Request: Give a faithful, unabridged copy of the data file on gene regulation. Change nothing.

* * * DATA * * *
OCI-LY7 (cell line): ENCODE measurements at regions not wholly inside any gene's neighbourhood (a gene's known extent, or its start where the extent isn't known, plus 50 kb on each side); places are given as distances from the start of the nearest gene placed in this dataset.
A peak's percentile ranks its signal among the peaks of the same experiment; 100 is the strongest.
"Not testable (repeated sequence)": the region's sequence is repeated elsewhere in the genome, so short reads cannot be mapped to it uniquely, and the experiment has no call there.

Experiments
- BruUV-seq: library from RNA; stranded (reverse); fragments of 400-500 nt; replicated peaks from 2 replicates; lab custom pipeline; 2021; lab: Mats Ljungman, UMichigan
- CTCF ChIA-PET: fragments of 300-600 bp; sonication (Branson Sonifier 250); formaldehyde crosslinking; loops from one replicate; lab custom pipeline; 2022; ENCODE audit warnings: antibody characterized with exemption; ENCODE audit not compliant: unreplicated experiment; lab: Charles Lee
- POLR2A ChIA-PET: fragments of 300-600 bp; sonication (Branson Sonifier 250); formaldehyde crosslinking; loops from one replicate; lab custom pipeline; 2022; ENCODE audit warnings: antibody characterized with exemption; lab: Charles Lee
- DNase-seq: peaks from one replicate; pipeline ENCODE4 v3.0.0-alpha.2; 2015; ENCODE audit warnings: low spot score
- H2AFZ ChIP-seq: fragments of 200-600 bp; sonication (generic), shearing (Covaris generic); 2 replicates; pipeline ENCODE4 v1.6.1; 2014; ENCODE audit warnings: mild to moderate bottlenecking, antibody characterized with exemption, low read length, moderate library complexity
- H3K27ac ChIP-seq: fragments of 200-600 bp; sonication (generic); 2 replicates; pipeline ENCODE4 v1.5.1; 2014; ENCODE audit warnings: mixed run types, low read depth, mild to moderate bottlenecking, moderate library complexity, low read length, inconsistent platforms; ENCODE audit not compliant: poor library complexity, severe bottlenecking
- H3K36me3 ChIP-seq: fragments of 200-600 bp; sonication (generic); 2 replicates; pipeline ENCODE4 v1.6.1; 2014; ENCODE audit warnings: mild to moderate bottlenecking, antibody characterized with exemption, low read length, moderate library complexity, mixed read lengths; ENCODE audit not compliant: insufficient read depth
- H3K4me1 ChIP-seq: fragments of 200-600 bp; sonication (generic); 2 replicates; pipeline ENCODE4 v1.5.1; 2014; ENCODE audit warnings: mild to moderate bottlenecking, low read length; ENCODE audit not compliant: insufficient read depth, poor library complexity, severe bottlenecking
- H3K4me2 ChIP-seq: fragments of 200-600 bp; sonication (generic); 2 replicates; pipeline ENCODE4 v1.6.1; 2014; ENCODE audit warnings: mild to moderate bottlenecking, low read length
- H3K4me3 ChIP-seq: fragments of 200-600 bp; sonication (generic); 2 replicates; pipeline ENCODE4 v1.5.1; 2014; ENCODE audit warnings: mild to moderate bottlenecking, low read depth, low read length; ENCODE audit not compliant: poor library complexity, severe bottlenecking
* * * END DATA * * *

OCI-LY7 (cell line): ENCODE measurements at regions not wholly inside any gene's neighbourhood (a gene's known extent, or its start where the extent isn't known, plus 50 kb on each side); places are given as distances from the start of the nearest gene placed in this dataset.
A peak's percentile ranks its signal among the peaks of the same experiment; 100 is the strongest.
"Not testable (repeated sequence)": the region's sequence is repeated elsewhere in the genome, so short reads cannot be mapped to it uniquely, and the experiment has no call there.

Experiments
- BruUV-seq: library from RNA; stranded (reverse); fragments of 400-500 nt; replicated peaks from 2 replicates; lab custom pipeline; 2021; lab: Mats Ljungman, UMichigan
- CTCF ChIA-PET: fragments of 300-600 bp; sonication (Branson Sonifier 250); formaldehyde crosslinking; loops from one replicate; lab custom pipeline; 2022; ENCODE audit warnings: antibody characterized with exemption; ENCODE audit not compliant: unreplicated experiment; lab: Charles Lee
- POLR2A ChIA-PET: fragments of 300-600 bp; sonication (Branson Sonifier 250); formaldehyde crosslinking; loops from one replicate; lab custom pipeline; 2022; ENCODE audit warnings: antibody characterized with exemption; lab: Charles Lee
- DNase-seq: peaks from one replicate; pipeline ENCODE4 v3.0.0-alpha.2; 2015; ENCODE audit warnings: low spot score
- H2AFZ ChIP-seq: fragments of 200-600 bp; sonication (generic), shearing (Covaris generic); 2 replicates; pipeline ENCODE4 v1.6.1; 2014; ENCODE audit warnings: mild to moderate bottlenecking, antibody characterized with exemption, low read length, moderate library complexity
- H3K27ac ChIP-seq: fragments of 200-600 bp; sonication (generic); 2 replicates; pipeline ENCODE4 v1.5.1; 2014; ENCODE audit warnings: mixed run types, low read depth, mild to moderate bottlenecking, moderate library complexity, low read length, inconsistent platforms; ENCODE audit not compliant: poor library complexity, severe bottlenecking
- H3K36me3 ChIP-seq: fragments of 200-600 bp; sonication (generic); 2 replicates; pipeline ENCODE4 v1.6.1; 2014; ENCODE audit warnings: mild to moderate bottlenecking, antibody characterized with exemption, low read length, moderate library complexity, mixed read lengths; ENCODE audit not compliant: insufficient read depth
- H3K4me1 ChIP-seq: fragments of 200-600 bp; sonication (generic); 2 replicates; pipeline ENCODE4 v1.5.1; 2014; ENCODE audit warnings: mild to moderate bottlenecking, low read length; ENCODE audit not compliant: insufficient read depth, poor library complexity, severe bottlenecking
- H3K4me2 ChIP-seq: fragments of 200-600 bp; sonication (generic); 2 replicates; pipeline ENCODE4 v1.6.1; 2014; ENCODE audit warnings: mild to moderate bottlenecking, low read length
- H3K4me3 ChIP-seq: fragments of 200-600 bp; sonication (generic); 2 replicates; pipeline ENCODE4 v1.5.1; 2014; ENCODE audit warnings: mild to moderate bottlenecking, low read depth, low read length; ENCODE audit not compliant: poor library complexity, severe bottlenecking